Earl Van Wormer III thinks the U.S. Postal Service is mismanaged.
As evidence, the Esperance town supervisor points to the string of rural post offices that dot Route 20 in Schoharie County and into Schenectady County.
Each post office, he says, is open at similar times, times when people who work during the day can’t use it.
“Because of the mismanagement of the Postal Service from the top on down, they’ve created problems that have just been magnified,” Van Wormer said Monday. “What they’re looking to do is the exact opposite of what they should be doing.”
What the Postal Service is looking to do is cut hours at rural post offices in a bid to save money — and keep the hub of many communities open.
The Esperance Post Office is one of nearly 50 rural post offices in the greater Capital Region where the Postal Service may cut hours.
Many are proposed to see reductions from eight hours a day to six. Others are slated for as few as four or two hours a day.
The Postal Service announced the larger plan in May, releasing a large list of affected post offices nationwide.
From that list, Schoharie, Albany and Rensselaer counties are hardest hit locally. Each of the three has more than 10 that may be affected.
Schenectady County is seeing two offices, Pattersonville and Rotterdam Junction, with Pattersonville slated for four hours and Rotterdam Junction six.
Montgomery and Saratoga counties are set for four each and Fulton County one.
For each post office slated for a reduction in hours, the Postal Service will hold or has held a public meeting on the issue. At the meetings, options are reviewed in greater detail, according to the initial announcement.
Those meetings began last month, with residents notified of the times and dates by mail.
At least 10 local meetings already have been held, including Pattersonville, which took place last week, and Esperance, which took place Oct. 16.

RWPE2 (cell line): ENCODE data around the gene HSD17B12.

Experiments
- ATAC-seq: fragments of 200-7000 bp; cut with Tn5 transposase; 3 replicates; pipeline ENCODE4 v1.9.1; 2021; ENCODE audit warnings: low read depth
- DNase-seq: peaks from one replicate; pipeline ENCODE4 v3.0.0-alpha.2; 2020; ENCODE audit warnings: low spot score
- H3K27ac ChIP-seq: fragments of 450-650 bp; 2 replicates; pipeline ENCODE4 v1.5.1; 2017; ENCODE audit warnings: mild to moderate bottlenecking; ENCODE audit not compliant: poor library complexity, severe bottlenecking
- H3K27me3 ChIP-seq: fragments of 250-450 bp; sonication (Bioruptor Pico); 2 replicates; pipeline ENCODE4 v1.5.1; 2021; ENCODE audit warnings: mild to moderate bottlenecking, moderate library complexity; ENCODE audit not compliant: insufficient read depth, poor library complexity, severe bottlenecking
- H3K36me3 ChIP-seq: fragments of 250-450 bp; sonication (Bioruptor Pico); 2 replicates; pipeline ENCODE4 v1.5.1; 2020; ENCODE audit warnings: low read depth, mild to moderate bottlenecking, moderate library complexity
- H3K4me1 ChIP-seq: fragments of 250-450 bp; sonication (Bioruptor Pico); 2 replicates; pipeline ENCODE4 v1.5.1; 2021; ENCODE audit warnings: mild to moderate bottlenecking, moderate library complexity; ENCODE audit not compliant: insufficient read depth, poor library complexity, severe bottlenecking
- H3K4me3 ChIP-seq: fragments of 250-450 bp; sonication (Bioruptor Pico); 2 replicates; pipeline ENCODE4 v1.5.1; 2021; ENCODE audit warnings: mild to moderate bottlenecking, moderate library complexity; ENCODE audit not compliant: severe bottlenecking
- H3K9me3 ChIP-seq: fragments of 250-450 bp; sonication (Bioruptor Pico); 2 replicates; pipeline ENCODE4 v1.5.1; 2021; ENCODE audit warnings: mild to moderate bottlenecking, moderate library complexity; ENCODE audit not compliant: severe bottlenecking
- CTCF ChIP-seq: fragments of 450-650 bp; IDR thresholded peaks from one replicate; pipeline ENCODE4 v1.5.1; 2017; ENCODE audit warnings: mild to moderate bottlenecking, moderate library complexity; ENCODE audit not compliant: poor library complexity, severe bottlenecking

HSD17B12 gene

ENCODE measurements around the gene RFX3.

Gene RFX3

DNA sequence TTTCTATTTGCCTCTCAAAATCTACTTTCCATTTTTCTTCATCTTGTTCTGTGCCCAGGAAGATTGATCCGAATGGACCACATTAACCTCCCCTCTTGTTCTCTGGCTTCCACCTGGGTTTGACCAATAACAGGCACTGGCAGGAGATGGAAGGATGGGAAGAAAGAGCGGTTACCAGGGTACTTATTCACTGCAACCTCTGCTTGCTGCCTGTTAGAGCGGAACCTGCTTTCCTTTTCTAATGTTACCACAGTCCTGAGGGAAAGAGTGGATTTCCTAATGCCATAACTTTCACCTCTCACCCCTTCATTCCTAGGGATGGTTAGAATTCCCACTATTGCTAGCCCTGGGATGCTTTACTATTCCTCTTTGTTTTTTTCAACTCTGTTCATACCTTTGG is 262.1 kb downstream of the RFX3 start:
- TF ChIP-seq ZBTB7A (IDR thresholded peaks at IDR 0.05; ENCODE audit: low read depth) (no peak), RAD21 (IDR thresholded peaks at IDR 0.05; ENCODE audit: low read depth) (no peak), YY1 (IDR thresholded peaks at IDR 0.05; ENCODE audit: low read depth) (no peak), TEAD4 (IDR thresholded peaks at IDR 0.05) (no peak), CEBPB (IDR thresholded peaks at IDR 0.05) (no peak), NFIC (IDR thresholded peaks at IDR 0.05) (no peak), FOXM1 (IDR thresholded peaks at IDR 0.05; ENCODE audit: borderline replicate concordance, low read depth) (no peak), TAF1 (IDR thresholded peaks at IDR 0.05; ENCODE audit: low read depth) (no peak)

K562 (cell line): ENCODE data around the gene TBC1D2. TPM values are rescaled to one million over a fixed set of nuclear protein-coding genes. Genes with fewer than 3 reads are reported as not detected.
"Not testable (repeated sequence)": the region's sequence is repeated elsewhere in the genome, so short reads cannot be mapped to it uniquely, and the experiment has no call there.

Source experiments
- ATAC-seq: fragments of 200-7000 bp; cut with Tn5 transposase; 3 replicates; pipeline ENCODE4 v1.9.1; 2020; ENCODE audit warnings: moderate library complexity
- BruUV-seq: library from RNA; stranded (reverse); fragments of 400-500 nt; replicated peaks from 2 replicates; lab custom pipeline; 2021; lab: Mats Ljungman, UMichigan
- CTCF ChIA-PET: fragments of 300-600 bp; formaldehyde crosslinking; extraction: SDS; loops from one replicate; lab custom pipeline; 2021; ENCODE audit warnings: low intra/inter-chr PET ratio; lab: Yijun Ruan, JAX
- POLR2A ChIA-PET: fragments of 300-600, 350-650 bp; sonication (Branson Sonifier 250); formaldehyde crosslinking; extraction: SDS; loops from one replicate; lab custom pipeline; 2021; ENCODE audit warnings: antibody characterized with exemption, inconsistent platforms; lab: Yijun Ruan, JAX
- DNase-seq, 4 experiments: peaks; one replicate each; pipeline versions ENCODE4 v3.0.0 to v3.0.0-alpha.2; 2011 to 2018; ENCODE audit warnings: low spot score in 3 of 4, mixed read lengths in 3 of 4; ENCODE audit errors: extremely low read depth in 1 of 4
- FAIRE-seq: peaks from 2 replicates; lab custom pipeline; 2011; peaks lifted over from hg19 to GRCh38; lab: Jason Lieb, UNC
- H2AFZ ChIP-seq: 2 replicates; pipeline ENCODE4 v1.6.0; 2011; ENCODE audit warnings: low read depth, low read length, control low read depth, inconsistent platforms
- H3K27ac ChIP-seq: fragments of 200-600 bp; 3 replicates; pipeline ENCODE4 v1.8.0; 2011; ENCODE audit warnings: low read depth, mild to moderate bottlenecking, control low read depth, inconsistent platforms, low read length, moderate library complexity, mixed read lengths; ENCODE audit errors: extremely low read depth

Meetings in Warnerville and Guilderland Center are set for Thursday. Meeting times and dates for a number of post offices have not yet been announced.
Other options to be discussed at the meetings are providing mail delivery to residents by either rural carrier or highway contract route; contracting with a local business to create a village post office and offering service from a nearby post office.
Each of the post offices will remain open, officials said, unless the local community has a strong preference in favor of one of the other options.
In a statement issued in May, Postmaster General and CEO Patrick Donahoe said that the needs of postal customers will always be a top priority.
To ensure that, they continue to work to better align service options with customer demand, as well as reducing costs.
“With that said,” Donahoe said at the time, “we’ve listened to our customers in rural America and we’ve heard them loud and clear — they want to keep their post office open.”
In the May announcement, he said, the changes “will serve our customers’ needs and allow us to achieve real savings to help the Postal Service return to long-term financial stability.”
The approach is to be implemented over two years and wouldn’t be completed until September 2014.
With the new approach, the Postal Service expects to save a half-billion dollars annually.
For Van Wormer, the Postal Service should take a different approach. He believes post offices should keep the same number of hours, but some should open earlier and some later.
Such an approach would make the Postal Service a better option for people who can’t get to the post office during the normal times, he said.
“Instead of thinking of ways to serve the public better, they’re thinking of ways to reduce the amount of time it’s open,” said Van Wormer, who also noted post offices can be gathering places. “How is that business-friendly? How does that make sense? They want to attract business. They don’t want to take away business.”